As book sales continue to dip and newspapers and magazines shutter their print operations, it’s natural for writers and independent publishers to become discouraged. But they shouldn’t allow themselves to sink beneath the pessimism into anguish. Instead they should seek encouragement in the opportunities embodied by Chipotle’s Cultivating Thought Author Series. The market is ripe for new-wave publishing exploration. After all, much like submitting work to a literary publication, the worse response a writer can receive from a non-traditional publisher is a harmless: ‘No, thank you for your submission.’

displaypicturePaul Thelen lives in Minneapolis, where he is an MFA candidate at Hamline University. He enjoys coffee and beer, but struggles to identify the appropriate timing for each. He tweets @ThePaulLen and his other work can be located through his website

Welcome to Front Porch Commons! A Note from the Editor

On behalf of CLMP, I am thrilled to announce the launch of Front Porch Commons, independent publishing’s new front porch!

Front Porch Commons is a virtual space for conversation within and about the independent literary publishing community. Indie publishing has long been a house of many rooms; I hope Front Porch Commons can be the place where our diverse community comes together to talk. Through weekly blog posts and short essays, we’re creating an ongoing discussion of the ideas and issues that matter most to our industry.

Who’s writing these posts? You! All who are a part of our community–from publishers, booksellers, agents, and librarians, to educators, historians, readers, and writers–are invited contribute. In the true spirit of a commons, we’ll be publishing all submissions we receive (so long as they are previously unpublished, on-topic, and not attack pieces).

The conversation is already starting. Check out an interview with the ever-hilarious Sue Shapiro on the pros of publishing small, a discussion with poetry icon Deborah Landau, a literary podcast roundup with new recommendations even for the veterate podcast listener, one author’s take on Chipotle’s package publishing model, and firsthand advice about starting and running literary magazines, among other great features.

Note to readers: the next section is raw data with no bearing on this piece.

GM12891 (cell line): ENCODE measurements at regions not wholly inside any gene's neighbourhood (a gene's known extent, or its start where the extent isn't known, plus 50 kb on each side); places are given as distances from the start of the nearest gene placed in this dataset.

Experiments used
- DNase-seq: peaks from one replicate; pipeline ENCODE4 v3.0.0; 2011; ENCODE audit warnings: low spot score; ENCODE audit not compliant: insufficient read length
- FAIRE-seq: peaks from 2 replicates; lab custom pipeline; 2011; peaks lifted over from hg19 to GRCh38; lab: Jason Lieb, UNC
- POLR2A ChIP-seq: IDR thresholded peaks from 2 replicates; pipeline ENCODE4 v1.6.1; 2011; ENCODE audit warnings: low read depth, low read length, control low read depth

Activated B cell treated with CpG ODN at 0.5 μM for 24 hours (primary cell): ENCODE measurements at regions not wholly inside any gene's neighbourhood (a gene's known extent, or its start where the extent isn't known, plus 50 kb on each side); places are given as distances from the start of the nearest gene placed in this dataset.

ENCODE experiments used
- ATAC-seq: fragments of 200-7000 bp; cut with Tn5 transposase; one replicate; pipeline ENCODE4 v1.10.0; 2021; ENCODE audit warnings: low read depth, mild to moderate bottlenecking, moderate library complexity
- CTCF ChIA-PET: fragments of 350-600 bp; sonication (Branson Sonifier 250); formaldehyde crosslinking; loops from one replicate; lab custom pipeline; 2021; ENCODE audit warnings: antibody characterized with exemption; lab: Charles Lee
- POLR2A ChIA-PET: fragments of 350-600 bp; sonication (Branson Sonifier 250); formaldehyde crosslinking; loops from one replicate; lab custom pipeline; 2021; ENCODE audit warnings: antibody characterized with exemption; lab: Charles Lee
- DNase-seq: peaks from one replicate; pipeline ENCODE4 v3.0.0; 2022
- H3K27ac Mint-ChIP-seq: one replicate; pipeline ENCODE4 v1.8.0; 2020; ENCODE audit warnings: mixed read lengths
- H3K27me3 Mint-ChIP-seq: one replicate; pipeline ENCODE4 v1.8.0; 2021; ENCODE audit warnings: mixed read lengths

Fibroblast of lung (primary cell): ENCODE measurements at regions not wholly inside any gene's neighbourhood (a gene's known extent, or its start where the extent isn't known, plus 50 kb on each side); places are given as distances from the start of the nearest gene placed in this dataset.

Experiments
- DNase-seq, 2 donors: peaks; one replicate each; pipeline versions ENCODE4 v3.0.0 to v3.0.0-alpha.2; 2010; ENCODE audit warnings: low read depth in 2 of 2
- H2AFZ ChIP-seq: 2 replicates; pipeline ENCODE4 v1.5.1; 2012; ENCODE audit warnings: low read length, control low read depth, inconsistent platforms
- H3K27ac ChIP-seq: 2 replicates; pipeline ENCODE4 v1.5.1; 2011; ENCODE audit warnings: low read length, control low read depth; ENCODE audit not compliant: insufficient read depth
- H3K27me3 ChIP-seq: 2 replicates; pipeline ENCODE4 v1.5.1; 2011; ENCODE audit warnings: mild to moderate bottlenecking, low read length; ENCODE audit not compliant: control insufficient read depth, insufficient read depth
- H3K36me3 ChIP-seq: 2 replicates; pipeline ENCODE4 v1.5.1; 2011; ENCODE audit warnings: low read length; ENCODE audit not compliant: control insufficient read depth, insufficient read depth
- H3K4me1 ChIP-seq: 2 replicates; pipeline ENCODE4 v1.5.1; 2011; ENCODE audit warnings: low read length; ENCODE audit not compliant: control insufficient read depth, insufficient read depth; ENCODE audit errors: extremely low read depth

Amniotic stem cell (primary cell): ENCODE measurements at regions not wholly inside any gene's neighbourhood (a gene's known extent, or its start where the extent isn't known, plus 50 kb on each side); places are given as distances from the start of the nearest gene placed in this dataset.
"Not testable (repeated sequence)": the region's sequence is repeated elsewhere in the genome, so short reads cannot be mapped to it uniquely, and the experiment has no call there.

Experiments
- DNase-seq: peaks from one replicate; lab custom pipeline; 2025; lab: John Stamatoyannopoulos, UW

This terrific mix of pieces reflects the spectrum of work that Front Porch Commons will continue to run: everything from logistical and advice-oriented essays for fellow members of the community, to thought pieces about the industry, to profiles and interviews with some of its stars, and all manner of work in between.

So, please, read! Stay a while! Add your voice! We’ll look forward to seeing you on the Porch!

All my best,

Emma Komlos-Hrobsky, Front Porch Commons Editor


Can You Run a Literary Magazine Long Distance? Bridging the Gaps at Two Cities Review

Two_Cities_Issue_6_09-2The idea sprouted when I was about to leave New York. I’d been living with my high school friend and fellow writer Olivia in Brooklyn, finishing my MFA and pretty much living a writer’s dream. We both loved the most writerly city on earth. We loved the plays and poetry readings, the artisanal doughnuts and dark bars crammed with storytellers. Over the few years of our roommate-ship, we’d played with the idea of founding a literary magazine. We had always wanted to shape the vision of a journal of our own. But then I was due to move back to my hometown of Boston. How could we possibly maintain and fund a new journal when spread across the East Coast? Was it possible, in today’s wired world, to make a journal with a cohesive vision, when its co-editors would only meet in person a handful of times a year?